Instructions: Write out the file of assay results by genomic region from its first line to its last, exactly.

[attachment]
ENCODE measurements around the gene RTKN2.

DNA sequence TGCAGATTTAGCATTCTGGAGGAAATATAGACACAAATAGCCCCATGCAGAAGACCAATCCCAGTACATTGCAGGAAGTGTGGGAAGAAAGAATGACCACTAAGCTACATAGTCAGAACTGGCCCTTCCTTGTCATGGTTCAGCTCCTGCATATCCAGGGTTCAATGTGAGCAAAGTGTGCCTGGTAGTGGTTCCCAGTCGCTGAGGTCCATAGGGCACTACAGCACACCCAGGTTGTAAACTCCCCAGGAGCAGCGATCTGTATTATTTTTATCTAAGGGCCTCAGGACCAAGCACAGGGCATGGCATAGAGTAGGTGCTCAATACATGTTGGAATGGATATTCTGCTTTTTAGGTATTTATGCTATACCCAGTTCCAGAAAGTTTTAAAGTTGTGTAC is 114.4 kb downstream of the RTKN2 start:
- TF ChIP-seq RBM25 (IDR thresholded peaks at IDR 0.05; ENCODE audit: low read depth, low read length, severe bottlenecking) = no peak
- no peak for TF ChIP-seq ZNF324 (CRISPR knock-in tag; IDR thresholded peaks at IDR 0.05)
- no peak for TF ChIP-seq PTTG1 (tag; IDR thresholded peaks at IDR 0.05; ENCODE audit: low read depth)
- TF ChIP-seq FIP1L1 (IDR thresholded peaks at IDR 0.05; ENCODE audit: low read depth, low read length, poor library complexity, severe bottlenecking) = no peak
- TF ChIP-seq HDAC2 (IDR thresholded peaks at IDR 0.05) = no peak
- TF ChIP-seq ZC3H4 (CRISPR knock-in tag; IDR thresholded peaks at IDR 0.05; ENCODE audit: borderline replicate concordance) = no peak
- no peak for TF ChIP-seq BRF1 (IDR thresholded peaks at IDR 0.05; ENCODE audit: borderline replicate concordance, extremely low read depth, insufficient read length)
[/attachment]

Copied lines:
ENCODE measurements around the gene RTKN2.

DNA sequence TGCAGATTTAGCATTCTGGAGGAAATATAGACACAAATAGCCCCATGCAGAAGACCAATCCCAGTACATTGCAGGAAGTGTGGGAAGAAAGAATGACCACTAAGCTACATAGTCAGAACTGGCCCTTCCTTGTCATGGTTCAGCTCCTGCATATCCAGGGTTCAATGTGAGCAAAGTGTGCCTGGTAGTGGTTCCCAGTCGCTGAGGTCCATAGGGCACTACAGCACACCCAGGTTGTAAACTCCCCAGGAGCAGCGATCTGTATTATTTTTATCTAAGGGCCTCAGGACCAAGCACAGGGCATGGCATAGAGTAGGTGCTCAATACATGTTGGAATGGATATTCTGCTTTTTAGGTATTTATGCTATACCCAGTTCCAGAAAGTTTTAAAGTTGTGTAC is 114.4 kb downstream of the RTKN2 start:
- TF ChIP-seq RBM25 (IDR thresholded peaks at IDR 0.05; ENCODE audit: low read depth, low read length, severe bottlenecking) = no peak
- no peak for TF ChIP-seq ZNF324 (CRISPR knock-in tag; IDR thresholded peaks at IDR 0.05)
- no peak for TF ChIP-seq PTTG1 (tag; IDR thresholded peaks at IDR 0.05; ENCODE audit: low read depth)
- TF ChIP-seq FIP1L1 (IDR thresholded peaks at IDR 0.05; ENCODE audit: low read depth, low read length, poor library complexity, severe bottlenecking) = no peak
- TF ChIP-seq HDAC2 (IDR thresholded peaks at IDR 0.05) = no peak
- TF ChIP-seq ZC3H4 (CRISPR knock-in tag; IDR thresholded peaks at IDR 0.05; ENCODE audit: borderline replicate concordance) = no peak
- no peak for TF ChIP-seq BRF1 (IDR thresholded peaks at IDR 0.05; ENCODE audit: borderline replicate concordance, extremely low read depth, insufficient read length)